The Physics of Steroids in Baseball

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The Physics of Steroids in Baseball

Robert K. Adair’s The Physics of Baseball covers everything in baseball from the trajectory of a curveball to batter reaction time to fundamental bat vibrations.

Adair provides an equation relating bat speed to player weight:

V = k sqrt(M/(m+M/81))

Note: V is the velocity of the bat in miles per hour, m is the bat weight in pounds, M is the player’s weight in pounds, sqrt means square root and k is a constant, 10, in mph.

In an article on by Patrick Huber, entitled 616*(*No Asterisk Required), he relates Adair’s formula to Bonds.

According to Adair’s formula — and don’t worry, we asked him to double-check the calculations, since our last math class came in high school — the 206-pound Bonds generates a bat speed of 67.34 mph, while the 228-pound Bonds swings the same 32-ounce bat at 68.81 mph, an increase of 1.48 mph.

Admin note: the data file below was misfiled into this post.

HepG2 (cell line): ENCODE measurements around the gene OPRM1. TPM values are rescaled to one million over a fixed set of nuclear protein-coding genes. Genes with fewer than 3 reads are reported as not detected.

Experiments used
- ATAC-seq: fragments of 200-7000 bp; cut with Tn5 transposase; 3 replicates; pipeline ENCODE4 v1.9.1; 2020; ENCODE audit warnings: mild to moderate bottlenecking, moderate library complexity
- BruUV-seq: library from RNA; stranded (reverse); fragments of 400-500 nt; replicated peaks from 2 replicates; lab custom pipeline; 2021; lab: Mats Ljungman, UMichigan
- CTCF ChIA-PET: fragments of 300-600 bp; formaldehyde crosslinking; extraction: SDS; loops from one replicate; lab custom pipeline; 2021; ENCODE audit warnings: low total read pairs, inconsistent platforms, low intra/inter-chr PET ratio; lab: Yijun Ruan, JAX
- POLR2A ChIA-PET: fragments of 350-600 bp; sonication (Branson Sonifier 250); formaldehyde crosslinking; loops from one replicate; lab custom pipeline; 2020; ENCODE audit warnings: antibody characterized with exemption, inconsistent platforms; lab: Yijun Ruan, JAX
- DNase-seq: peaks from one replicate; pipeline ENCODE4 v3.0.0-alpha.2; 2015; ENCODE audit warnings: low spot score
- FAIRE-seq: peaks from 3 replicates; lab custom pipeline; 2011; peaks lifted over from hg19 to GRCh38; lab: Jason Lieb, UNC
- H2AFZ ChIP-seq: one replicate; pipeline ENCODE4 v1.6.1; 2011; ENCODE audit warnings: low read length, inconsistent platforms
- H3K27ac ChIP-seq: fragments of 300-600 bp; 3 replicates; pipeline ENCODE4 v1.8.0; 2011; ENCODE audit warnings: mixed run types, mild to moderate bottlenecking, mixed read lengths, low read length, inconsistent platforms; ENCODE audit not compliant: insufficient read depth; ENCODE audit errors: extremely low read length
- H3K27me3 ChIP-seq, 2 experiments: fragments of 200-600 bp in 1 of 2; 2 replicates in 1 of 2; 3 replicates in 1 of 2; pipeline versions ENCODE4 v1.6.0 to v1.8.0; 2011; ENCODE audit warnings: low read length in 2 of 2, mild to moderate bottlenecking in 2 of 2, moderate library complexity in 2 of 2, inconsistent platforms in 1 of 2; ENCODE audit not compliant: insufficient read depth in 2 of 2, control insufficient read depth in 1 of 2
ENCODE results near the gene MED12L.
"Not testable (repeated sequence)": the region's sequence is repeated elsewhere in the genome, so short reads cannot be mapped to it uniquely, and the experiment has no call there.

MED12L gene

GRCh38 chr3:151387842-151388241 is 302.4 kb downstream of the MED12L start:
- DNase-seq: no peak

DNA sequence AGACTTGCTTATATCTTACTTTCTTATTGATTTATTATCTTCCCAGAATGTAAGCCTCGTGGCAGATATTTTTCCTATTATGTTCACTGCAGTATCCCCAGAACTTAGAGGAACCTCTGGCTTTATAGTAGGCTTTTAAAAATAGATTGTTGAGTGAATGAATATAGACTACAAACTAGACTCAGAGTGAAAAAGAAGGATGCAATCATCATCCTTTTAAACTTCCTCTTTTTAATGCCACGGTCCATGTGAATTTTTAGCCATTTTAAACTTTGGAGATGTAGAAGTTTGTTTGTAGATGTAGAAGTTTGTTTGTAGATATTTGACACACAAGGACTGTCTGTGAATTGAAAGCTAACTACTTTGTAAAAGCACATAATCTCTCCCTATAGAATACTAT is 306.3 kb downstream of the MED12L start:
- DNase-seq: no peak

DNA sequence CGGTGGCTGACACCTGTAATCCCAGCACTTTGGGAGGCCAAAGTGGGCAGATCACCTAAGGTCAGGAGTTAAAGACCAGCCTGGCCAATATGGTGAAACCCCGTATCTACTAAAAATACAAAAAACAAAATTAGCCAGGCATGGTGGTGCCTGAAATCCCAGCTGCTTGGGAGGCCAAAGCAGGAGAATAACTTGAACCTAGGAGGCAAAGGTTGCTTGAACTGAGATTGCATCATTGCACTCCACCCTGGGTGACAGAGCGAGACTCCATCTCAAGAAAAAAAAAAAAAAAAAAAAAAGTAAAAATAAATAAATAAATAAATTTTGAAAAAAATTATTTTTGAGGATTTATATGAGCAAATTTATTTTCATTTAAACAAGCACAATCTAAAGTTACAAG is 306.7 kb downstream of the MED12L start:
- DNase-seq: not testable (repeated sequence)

Hruby goes on to make the reasonable claim that while Bonds bat speed was increasing in his late thirties, it should have been decreasing. Page 2 charted every Bonds home run from 1999 to May 2006 and subtracted the 83 home runs that would have landed on the warning track.

Hruby failed to compensate for the fact that Bonds surely would not have been able to play 147 games in the outfield at age 39, and would surely have spent some time on the disabled list. Removing whole sections of games and adding nagging injuries that would surely affect a 37 or 38 year old with bad knees would have accounted for a lot of home runs. Bonds’ career could very easily have been over before the 2004 season at age 39, just due to his body naturally breaking down. He’s hit 64 home runs since then. Adding the confidence factor to the physical ones, subtracting 150 home runs seems like a very fair and cautious estimate.

Without steroids, Bonds is a Hall of Famer, with over 500 home runs, MVPs, Gold Gloves, and Silver Sluggers. With them he has over 700 home runs, more MVPs, no respect, and no Hall of Fame.

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